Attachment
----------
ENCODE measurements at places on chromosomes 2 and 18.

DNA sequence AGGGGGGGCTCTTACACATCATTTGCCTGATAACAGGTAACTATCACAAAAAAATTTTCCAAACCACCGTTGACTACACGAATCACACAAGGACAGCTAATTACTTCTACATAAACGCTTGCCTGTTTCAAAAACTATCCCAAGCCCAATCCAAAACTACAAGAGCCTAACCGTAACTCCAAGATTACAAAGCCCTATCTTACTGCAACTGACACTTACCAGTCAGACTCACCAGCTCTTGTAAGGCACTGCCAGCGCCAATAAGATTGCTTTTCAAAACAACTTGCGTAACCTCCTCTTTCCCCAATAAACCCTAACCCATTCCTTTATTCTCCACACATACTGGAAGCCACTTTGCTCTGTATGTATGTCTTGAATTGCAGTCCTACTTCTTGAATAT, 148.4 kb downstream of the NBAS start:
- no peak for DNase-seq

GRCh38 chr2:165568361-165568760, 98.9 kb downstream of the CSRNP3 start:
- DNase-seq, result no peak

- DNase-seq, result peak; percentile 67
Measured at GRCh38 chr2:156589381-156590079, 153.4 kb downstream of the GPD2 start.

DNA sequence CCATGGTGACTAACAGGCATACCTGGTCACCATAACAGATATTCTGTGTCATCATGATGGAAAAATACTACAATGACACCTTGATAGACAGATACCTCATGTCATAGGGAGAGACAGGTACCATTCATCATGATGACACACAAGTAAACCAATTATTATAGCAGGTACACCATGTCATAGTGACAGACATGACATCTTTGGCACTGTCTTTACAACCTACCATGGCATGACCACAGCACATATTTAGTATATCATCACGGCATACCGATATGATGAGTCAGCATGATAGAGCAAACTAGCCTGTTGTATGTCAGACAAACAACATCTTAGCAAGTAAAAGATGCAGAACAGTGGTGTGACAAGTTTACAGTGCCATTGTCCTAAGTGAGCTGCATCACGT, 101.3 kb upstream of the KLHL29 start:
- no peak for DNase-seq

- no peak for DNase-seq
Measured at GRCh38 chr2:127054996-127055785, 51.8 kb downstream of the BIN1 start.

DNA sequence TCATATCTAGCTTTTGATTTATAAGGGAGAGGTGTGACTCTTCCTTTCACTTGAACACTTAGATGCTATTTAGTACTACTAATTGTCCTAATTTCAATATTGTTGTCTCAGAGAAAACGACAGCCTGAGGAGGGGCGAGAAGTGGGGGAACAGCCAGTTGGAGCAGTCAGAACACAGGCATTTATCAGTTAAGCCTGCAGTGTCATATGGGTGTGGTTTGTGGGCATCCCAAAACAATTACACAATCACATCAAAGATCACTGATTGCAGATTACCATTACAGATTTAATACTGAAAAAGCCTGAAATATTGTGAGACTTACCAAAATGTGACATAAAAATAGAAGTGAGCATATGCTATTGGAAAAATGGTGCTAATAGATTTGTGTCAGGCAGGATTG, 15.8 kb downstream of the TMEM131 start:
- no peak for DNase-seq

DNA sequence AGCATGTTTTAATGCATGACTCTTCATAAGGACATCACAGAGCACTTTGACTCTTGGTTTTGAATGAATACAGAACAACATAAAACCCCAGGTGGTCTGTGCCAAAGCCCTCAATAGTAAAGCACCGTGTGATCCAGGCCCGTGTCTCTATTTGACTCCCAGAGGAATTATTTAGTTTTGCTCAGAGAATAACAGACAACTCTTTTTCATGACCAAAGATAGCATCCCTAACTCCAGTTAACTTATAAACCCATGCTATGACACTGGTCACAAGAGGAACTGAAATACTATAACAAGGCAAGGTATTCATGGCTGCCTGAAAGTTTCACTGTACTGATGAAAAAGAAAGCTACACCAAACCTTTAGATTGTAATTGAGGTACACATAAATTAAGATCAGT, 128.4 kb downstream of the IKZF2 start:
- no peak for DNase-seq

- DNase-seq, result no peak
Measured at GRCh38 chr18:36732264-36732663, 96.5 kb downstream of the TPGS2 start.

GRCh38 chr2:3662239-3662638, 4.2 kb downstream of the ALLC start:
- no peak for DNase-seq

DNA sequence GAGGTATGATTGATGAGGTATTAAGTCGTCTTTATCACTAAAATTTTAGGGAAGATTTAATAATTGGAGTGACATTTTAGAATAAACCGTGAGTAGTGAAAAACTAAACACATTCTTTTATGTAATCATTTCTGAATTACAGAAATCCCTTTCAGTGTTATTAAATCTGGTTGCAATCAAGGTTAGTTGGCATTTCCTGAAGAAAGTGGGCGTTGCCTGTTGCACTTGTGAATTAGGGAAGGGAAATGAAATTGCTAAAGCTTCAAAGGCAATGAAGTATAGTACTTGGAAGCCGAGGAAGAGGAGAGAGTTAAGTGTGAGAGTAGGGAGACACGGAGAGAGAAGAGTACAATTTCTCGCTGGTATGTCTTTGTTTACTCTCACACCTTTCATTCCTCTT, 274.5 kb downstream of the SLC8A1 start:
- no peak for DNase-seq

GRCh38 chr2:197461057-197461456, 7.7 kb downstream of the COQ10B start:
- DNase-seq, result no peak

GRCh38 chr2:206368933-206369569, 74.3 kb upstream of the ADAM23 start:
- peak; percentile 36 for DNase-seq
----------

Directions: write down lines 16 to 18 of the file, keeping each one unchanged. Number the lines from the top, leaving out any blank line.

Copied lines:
- DNase-seq, result no peak
Measured at GRCh38 chr18:36732264-36732663, 96.5 kb downstream of the TPGS2 start.

GRCh38 chr2:3662239-3662638, 4.2 kb downstream of the ALLC start: